A Single Man

A Single Man is told from the point of view of its hero, George (Colin Firth), the single man in question. George is 52 and gay. It has been eight months since his partner Jim (Matthew Goode), died in a car accident while visiting his family, alone, in Colorado. In the house they shared together in Los Angeles, George still grieves. His work, teaching English at a local college, gives him no joy. His only friend, fellow ex-pat Charley (Julianne Moore), is a sad, lonely alcoholic who, like George, has no other friend in the world.

The film opens on what might be the last day of George’s life, in 1962. The first thing he does is check the pistol sitting in a bedside drawer, so the conclusion that he might use it at some stage is unavoidable. George is an obsessively neat man, and performs the same daily routine as he always does, setting out an immaculate suit, finding the perfect tie, polishing his already gleaming shoes. He heads off to class, where he uses a lecture on Aldous Huxley to talk about the myriad ways that humans differ from one another. His students don’t pay much attention, except the cheerful Kenny (Nicholas Hoult), who has a bright smile and handsome face and wonders if his lecturer will take drugs with him. George is tempted, but he has made his plans. And so the day unfolds in a series of careful arrangements, chance encounters and heartbreaking memories.

There’s a line of dialogue that passes almost unnoticed in a scene that acts as a touchstone for the entire film: “Sometimes awful things have their own kind of beauty”. A Single Man is directed by fashion designer Tom Ford, who made his name re-inventing Italian fashion house Gucci in the 1990s. Ford adapted Christopher Isherwood’s dark novel himself, and when no studio was willing to finance the film, paid for it out of his own pocket. The result is a fine debut, impressively photographed and composed, delicately phrased and paced.

Oscar nominated for the role, and hotly tipped to take home the statue, Colin Firth firmly puts aside memories of his Bridget Jones caricature to deliver a performance of astonishing restraint and emotional grace. Unable to reveal his true nature, George has lived his life from behind a mask, assuming an identity that, after decades, is finally starting to chafe. His tasteful furnishings, perfect clothes and gentlemanly demeanour have replaced his real self, with Ford emphasising the cool, coldly flawless world he has built around himself; his pristine house filled with tasteful furniture, his spotless car and down to the clinically white handkerchief George wears in his lapel pocket. The film belongs to Firth, who turns this sad character study into a tender, universal story of heartache and loss.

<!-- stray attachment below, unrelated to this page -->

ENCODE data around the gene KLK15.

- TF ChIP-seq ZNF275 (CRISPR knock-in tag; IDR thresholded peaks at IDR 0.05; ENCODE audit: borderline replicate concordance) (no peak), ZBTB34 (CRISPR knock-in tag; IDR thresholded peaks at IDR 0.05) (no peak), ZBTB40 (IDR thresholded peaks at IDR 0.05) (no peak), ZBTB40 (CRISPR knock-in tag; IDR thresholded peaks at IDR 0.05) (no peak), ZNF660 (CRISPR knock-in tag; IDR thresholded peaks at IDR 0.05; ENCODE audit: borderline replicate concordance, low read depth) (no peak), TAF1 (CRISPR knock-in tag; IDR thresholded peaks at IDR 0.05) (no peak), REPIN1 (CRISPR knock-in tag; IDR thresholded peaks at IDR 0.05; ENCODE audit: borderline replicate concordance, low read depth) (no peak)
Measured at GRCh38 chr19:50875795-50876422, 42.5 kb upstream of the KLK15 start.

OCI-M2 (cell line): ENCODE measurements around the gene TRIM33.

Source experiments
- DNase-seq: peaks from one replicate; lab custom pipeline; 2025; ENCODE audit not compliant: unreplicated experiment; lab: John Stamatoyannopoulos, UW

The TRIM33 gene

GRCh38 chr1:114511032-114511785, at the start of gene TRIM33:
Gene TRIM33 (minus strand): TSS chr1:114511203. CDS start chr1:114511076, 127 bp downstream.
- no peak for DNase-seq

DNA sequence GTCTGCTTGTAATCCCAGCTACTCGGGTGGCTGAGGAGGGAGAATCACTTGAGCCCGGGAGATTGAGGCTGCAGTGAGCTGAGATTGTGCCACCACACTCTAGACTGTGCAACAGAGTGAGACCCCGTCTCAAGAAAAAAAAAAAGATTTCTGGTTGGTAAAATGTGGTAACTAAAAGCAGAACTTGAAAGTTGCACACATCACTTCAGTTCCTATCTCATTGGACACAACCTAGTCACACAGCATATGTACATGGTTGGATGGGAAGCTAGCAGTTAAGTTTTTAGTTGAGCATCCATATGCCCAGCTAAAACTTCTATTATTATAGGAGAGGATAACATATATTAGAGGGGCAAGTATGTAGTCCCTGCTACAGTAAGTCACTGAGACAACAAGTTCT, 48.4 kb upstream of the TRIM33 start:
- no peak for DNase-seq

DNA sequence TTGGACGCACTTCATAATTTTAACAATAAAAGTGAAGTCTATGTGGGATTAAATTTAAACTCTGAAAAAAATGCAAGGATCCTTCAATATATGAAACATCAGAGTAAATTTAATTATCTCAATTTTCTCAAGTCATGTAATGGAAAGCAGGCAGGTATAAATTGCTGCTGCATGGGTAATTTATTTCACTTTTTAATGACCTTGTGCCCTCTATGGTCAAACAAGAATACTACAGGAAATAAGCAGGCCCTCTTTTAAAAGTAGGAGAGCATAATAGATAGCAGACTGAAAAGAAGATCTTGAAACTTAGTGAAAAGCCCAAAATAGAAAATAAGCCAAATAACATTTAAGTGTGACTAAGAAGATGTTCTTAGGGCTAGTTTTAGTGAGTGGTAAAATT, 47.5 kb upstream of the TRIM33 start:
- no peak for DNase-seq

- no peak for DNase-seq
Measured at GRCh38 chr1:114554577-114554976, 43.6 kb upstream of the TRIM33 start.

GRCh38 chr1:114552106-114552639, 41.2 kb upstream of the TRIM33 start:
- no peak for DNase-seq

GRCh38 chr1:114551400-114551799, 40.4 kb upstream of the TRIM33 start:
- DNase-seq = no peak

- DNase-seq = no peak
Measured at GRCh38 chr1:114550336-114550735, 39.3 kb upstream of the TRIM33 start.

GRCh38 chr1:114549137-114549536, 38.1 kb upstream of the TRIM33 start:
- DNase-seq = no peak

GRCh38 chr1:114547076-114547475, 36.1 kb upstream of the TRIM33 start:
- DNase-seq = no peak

Adapted by South African writer Anthony Peckham from a book by journalist John Carlin, Invictus tells the story of how Nelson Mandela (Morgan Freeman, finally) conspired with Springbok captain, Francois Pienaar (Matt Damon) to turn the 1995 Rugby World Cup final into a moment of national solidarity.

Invictus opens with a prologue taken from the day, five years previously, when Mandela was released from Robbin Island prison after 27 years in jail. Now elected president, and beset on all sides by racial, economic and diplomatic problems, Mandela is casting around for a symbol of the new South Africa. He finds it in Pienaar’s rugby team, long ostracised from international sport, which not only play host to the world’s players, but have a slim chance of winning. Mandela’s support for the Springboks is not without controversy. They are a predominantly white team, with just one black player. They wear the green and gold, the same colours as the flag of the apartheid South Africa, and they play rugby, the white sport of privilege.

Telling a vast national story in under two hours requires judicious editing but Eastwood’s narrative contractions and compressions are occasionally jarringly clumsy. Mandela’s estranged wife Winnie is never seen and is represented by a broken beaded bracelet, a symbol of their broken marriage. A series of flashbacks to Mandela’s time in prison, brought about by Pienaar and the team visiting the island, come across as overly poetic and corny. Eastwood also turns Mandela’s security team, made up of black ANC members and white former Special Branch officers, into a co-operative melting-pot emblematic of the new society. These sequences, although earnestly played, come off as trite and underdeveloped, shoehorned into the wider narrative in an effort to provide an emotional background.